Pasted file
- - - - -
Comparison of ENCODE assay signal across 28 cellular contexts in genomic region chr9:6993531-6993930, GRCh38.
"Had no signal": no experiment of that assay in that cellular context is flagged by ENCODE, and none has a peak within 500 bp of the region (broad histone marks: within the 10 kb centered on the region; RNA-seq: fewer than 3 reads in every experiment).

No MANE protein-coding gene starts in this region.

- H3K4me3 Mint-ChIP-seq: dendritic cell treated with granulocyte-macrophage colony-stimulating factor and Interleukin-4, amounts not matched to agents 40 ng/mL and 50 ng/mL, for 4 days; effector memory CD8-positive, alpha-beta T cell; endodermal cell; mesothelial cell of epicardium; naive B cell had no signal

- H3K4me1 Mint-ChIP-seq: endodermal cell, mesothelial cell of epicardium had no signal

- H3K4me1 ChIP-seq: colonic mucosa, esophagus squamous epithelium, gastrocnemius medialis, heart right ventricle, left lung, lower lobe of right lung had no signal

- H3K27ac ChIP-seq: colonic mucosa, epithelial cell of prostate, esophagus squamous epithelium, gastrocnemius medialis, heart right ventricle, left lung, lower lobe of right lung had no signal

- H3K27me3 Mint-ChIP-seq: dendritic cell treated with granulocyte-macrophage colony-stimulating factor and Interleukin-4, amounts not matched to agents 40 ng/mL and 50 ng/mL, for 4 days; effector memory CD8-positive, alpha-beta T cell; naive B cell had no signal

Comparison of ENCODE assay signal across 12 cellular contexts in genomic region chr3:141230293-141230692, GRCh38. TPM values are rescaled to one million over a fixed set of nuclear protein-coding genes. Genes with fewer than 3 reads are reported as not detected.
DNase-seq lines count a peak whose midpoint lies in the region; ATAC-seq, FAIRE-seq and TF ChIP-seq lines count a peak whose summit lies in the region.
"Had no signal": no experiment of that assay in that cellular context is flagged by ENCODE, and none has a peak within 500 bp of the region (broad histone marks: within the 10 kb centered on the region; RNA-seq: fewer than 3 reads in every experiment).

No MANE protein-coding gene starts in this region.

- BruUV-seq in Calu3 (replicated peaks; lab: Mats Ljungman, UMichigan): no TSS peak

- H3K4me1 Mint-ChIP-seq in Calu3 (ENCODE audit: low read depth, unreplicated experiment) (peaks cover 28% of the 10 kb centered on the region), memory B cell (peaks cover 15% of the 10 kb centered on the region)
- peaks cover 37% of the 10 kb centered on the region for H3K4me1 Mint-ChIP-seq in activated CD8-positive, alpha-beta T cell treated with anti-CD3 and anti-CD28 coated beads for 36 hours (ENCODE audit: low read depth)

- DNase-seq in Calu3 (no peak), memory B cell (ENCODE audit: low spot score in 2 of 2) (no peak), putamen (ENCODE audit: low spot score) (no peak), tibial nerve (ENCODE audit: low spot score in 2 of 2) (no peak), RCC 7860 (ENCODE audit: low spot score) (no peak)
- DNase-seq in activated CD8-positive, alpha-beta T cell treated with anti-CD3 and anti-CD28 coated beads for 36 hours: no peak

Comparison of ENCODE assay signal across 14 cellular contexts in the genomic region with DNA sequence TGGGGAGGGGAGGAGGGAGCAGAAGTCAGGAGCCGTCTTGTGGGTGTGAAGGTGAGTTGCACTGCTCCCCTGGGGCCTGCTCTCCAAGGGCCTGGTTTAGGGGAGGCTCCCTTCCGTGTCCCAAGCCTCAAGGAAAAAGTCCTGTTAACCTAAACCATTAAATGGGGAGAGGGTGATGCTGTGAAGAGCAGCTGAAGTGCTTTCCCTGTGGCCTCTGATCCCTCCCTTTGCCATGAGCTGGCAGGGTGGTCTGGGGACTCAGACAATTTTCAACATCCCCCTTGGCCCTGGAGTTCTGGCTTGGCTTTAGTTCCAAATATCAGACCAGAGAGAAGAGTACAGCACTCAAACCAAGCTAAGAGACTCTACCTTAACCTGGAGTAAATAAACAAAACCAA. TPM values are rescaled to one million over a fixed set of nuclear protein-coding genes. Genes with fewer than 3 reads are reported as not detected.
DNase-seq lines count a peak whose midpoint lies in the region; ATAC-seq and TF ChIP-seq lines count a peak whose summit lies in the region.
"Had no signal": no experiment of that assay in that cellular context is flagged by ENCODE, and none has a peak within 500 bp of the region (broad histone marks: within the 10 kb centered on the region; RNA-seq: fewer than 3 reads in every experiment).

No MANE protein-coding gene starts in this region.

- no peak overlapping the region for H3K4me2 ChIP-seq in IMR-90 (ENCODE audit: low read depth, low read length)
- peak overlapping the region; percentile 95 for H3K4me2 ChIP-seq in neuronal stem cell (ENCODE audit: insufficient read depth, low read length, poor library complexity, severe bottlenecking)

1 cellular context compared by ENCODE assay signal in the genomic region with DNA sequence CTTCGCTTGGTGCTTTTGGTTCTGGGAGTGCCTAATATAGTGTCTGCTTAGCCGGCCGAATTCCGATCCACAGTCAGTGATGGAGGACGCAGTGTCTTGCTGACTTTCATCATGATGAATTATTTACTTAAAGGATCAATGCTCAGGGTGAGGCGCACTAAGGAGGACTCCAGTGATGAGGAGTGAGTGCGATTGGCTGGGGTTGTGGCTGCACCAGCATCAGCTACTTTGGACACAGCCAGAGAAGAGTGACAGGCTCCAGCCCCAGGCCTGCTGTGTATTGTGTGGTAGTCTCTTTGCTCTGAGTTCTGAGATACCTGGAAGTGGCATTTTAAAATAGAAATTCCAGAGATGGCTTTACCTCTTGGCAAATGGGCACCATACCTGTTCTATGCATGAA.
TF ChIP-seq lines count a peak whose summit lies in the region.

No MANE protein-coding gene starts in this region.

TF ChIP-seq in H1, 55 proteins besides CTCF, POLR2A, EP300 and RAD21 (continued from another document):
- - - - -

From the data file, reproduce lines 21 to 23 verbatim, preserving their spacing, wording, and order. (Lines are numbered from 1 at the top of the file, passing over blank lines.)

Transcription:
No MANE protein-coding gene starts in this region.

- no peak overlapping the region for H3K4me2 ChIP-seq in IMR-90 (ENCODE audit: low read depth, low read length)
- peak overlapping the region; percentile 95 for H3K4me2 ChIP-seq in neuronal stem cell (ENCODE audit: insufficient read depth, low read length, poor library complexity, severe bottlenecking)